In the Company of Franks: British Identifications in the Ottoman Empire, c. 1600

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This article explores how early modern English travellers viewed themselves in an ‘Ottoman mirror’ as both ‘Franks’ and Englishmen by tracing English responses to being identified by Muslims as European Christians and associated with Catholics. First, I will pay attention to contemporary definitions for Franks, second to how travellers reported being identified and treated by the Turks, and in addition, and through these depictions, to how they reacted to being associated with other Western Christians in the Levant. Travellers did not all agree on who or what was a Frank and showed signs of anxieties and insecurities about being associated with Catholics. As most of these traveller's texts were intentional public attempts at self-fashioning, they provide an excellent viewpoint from which to investigate how Englishmen both rejected and accepted a Western European Christian identity at a time when more and more Englishmen ventured outside Europe in their search for economic success.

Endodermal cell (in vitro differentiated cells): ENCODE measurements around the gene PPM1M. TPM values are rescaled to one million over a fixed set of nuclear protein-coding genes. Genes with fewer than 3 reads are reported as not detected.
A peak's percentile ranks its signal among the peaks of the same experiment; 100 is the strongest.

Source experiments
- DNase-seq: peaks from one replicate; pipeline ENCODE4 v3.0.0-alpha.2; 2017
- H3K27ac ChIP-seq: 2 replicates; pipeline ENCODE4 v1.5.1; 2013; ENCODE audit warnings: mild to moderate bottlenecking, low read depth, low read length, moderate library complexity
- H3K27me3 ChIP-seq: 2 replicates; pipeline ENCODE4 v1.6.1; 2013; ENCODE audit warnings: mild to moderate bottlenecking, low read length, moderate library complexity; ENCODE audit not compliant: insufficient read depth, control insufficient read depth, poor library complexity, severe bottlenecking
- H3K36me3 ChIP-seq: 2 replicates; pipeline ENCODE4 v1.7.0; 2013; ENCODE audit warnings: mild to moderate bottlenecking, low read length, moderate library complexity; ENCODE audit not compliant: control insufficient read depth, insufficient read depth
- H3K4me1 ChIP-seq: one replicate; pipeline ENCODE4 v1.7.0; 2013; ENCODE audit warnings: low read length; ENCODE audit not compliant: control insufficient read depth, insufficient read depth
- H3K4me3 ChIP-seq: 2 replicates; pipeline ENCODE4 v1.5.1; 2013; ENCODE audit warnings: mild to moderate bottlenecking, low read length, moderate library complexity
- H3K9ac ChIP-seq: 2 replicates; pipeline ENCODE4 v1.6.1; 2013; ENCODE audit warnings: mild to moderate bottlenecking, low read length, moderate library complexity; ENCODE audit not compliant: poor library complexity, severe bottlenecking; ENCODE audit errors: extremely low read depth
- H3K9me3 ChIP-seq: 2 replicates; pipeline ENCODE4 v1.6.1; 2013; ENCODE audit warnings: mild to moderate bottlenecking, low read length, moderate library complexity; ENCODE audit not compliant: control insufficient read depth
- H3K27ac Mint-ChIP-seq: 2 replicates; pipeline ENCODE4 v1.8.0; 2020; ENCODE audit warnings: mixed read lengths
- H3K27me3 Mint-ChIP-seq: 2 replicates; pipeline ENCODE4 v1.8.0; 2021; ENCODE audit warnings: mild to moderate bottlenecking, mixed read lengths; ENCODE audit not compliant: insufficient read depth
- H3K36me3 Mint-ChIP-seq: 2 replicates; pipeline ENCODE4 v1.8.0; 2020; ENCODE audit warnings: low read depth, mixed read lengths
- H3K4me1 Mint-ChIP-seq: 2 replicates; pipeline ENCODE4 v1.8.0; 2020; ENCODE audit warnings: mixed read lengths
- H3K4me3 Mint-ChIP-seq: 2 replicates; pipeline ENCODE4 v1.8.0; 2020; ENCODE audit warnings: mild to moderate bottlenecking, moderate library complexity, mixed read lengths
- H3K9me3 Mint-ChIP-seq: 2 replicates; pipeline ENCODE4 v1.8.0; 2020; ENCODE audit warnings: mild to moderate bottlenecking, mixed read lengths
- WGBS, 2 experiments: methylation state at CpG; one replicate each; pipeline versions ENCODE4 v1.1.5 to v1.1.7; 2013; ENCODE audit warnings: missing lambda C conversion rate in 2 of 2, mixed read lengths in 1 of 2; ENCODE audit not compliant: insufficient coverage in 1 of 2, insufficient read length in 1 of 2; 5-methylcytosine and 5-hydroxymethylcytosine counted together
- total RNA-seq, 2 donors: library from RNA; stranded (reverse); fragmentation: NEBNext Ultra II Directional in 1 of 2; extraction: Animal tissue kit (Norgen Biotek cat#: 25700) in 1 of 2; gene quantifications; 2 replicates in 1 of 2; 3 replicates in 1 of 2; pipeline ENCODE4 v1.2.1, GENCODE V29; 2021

Original languageEnglish
JournalStudies in Travel Writing
Issue number4
Pages (from-to) 363-374
Publication statusPublished - 18 Sep 2012
MoE publication typeA1 Journal article-refereed

Fields of Science

  • 615 History and Archaeology
  • Franks, English travellers, Ottoman Empire, early modern travel, Christians, European identity, Muslims, Turks
  • 6122 Literature studies
  • travel, travel writing, Ottoman Empire, English literature

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